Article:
In the case of unipolar pulsed DC sputtering, the formation of arcs is prevented by periodic reversal of the voltage. By reversal of voltage, the resulting charge up is discharged by showering the cathode with electrons. Using reverse voltage magnitude and pulse duty cycle for process tuning, arc formation will be suppressed and higher deposition rates are achieved.



HIPIMS is a special type of magnetron sputtering characterized by the use of high instantaneous power pulses.These pulses produce extreme power and current densities that ignite a high-density plasma in front of the cathode. As a result, significant ionization of the sputtered target material is achieved, which leads to self-sputtering processes and improved film properties.

Depending on the target material, these pulses can reach peak power densities of up to 1000 W/cm² at a pulse duration of up to several milliseconds. By use of pulse duration, pulse frequency, duty cycle and peak power density, the process can be tuned to achieve films with superior film characteristics. Also arcing can be suppressed with the right equipment setup and process parameters.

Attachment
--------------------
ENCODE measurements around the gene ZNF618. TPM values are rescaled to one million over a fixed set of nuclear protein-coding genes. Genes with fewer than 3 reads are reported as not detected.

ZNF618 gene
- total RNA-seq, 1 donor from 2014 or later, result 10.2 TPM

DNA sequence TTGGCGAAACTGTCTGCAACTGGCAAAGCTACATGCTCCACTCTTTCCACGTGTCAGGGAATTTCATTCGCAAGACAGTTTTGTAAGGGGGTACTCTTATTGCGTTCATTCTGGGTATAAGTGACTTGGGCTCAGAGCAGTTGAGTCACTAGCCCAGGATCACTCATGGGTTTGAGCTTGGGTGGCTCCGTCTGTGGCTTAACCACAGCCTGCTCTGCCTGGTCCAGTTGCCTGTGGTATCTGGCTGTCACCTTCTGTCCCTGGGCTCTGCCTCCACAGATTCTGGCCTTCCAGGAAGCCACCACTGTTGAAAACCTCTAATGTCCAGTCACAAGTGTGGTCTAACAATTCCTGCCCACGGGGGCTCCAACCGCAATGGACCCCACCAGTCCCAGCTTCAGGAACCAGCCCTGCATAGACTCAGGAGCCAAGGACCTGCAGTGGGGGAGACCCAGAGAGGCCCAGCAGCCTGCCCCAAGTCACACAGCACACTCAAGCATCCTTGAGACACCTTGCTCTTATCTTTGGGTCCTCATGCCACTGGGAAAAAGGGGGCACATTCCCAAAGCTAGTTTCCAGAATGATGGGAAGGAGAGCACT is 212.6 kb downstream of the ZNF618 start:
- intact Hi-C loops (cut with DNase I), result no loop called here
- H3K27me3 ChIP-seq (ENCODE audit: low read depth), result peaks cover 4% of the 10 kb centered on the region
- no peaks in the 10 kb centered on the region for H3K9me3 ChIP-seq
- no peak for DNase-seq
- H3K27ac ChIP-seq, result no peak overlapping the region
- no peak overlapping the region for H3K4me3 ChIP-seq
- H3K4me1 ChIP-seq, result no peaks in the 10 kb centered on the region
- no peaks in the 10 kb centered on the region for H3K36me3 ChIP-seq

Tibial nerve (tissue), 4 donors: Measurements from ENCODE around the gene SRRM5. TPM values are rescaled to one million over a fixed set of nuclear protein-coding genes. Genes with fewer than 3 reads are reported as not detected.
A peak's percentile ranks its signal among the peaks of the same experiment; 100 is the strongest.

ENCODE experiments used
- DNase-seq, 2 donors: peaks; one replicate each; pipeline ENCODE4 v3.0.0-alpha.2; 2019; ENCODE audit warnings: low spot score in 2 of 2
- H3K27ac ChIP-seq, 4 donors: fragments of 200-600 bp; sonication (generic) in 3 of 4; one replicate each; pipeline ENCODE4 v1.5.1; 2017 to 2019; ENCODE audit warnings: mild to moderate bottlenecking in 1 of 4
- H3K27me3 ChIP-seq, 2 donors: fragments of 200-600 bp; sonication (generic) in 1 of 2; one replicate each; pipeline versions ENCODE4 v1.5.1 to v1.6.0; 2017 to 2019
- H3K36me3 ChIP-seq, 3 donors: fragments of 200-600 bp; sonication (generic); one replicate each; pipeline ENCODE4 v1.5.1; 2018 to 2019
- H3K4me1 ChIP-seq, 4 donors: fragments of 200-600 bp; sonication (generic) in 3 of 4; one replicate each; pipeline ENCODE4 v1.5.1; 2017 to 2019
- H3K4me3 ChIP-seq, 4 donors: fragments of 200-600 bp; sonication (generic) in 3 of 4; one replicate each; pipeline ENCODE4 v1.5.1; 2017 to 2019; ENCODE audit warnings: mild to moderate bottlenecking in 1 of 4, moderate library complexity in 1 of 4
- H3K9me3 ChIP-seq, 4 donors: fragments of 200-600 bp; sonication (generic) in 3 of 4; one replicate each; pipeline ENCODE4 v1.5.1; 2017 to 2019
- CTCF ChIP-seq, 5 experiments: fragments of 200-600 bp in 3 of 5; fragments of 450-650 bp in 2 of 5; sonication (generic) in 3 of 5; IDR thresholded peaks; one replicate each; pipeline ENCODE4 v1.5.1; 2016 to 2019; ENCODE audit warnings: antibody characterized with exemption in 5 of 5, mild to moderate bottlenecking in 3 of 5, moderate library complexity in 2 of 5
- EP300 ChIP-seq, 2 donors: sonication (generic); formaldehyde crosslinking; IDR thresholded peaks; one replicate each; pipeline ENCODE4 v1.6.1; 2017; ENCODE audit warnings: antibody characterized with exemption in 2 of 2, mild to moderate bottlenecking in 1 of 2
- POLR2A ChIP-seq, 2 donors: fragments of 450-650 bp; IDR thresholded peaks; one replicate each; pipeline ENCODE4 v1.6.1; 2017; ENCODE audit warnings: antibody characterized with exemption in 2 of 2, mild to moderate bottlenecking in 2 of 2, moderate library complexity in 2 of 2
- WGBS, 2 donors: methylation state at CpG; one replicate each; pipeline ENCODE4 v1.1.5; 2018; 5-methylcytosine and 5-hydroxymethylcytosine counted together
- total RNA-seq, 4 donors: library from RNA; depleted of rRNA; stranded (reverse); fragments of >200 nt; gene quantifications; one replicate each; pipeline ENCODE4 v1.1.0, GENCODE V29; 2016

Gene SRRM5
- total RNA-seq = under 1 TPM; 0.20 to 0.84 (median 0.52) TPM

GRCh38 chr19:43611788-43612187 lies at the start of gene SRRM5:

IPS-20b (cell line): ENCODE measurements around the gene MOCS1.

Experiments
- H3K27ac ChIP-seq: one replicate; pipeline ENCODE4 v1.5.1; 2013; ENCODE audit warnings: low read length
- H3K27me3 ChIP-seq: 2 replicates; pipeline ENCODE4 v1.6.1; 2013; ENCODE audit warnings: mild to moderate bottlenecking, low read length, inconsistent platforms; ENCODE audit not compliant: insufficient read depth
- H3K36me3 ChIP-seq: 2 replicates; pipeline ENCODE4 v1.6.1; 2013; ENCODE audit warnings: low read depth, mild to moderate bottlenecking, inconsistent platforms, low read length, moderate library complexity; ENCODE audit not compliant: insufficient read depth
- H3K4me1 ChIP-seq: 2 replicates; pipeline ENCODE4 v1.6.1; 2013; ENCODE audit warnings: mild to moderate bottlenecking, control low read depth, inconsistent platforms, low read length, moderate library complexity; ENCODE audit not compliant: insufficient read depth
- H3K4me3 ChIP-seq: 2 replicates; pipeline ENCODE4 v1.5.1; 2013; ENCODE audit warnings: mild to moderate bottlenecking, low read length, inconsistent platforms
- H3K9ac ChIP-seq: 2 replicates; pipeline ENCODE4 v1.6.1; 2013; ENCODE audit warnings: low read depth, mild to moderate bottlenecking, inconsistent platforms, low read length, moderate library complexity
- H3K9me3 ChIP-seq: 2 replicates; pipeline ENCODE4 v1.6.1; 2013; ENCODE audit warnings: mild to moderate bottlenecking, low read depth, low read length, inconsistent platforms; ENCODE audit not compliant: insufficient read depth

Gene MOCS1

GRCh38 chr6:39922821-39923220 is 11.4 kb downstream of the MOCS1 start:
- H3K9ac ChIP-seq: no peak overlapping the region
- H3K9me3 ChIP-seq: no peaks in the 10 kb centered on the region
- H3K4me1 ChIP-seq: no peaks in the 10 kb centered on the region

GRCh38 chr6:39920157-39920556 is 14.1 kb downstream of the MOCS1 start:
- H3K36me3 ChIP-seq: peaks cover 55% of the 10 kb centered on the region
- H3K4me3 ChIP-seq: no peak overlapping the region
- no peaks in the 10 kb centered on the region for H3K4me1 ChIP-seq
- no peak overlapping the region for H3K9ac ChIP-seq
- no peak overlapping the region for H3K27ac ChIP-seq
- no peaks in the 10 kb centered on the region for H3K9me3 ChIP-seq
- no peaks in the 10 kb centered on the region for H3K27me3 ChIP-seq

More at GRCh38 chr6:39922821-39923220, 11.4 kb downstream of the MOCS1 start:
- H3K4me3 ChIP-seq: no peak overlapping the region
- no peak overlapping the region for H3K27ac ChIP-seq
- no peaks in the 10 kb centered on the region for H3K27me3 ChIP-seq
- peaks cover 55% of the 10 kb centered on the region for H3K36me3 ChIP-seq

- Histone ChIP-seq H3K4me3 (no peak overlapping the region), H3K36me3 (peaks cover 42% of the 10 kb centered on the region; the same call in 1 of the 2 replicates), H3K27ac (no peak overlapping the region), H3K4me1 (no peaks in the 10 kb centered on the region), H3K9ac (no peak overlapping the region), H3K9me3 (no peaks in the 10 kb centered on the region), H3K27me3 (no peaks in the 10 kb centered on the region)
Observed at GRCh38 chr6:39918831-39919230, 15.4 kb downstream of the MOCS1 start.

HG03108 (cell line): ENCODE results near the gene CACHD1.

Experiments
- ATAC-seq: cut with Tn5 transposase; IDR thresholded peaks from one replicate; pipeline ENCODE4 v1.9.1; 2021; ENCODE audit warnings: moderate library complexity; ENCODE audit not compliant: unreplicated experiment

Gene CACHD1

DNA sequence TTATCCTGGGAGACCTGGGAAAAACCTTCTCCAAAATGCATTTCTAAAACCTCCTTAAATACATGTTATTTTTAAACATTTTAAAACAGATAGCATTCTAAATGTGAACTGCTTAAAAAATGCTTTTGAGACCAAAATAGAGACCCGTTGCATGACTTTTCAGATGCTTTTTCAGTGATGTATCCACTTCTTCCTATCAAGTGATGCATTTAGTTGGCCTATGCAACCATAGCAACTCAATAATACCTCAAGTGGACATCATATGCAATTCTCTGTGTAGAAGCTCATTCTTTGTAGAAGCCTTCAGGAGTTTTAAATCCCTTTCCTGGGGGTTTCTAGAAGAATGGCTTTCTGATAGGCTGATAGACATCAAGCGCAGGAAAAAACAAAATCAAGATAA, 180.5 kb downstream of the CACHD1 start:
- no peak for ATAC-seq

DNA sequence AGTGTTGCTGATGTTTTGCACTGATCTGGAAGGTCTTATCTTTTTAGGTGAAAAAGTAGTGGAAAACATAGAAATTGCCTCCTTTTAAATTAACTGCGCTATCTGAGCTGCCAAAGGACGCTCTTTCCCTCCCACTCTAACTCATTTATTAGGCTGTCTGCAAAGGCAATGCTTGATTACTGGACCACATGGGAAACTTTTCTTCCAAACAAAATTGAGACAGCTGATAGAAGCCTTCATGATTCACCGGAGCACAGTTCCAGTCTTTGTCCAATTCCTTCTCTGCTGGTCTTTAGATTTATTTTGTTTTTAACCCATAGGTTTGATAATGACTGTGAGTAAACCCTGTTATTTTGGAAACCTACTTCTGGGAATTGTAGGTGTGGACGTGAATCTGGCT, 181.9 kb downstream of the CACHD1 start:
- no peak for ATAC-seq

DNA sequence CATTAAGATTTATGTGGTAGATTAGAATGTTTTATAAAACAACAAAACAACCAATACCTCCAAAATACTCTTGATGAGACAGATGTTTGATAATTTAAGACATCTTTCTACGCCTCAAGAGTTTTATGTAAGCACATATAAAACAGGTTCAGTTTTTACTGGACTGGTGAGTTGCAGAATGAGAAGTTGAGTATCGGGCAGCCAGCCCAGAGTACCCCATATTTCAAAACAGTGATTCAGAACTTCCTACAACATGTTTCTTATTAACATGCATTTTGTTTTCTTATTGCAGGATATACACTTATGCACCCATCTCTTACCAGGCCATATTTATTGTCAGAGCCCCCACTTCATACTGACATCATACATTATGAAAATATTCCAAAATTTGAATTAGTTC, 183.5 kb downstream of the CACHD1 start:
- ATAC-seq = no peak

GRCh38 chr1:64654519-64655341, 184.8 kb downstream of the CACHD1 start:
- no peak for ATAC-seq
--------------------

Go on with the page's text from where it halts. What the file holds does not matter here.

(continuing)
Optical films produced by HIPIMS show an improved adhesion, dense microstructure characterized by low surface roughness values and high refractive index. Also improved mechanical properties such as scratch resistance, low residual stress can be achieved.



MF dual-magnetron AC sputtering has been used since the 1990’s in the architectural glass industries. This process setup has several advantages compared to DC reactive sputtering that suffers from “disappearing anodes” and target poisoning as well as the resulting low rates.

A dual magnetron setup consists of two magnetrons that operated with a single MF power supply. With each half wave of the AC current, the two magnetrons change from cathode to anode and vice versa. This more or less eliminates the disadvantages of DC reactive sputtering. Due to the constant change, there is less target poisoning and the anode disappears not any longer. The process runs much more stable with higher rates and better layer properties.However, reactive MF dual magnetron sputtering still requests a fast and effective arc suppression of the power supply.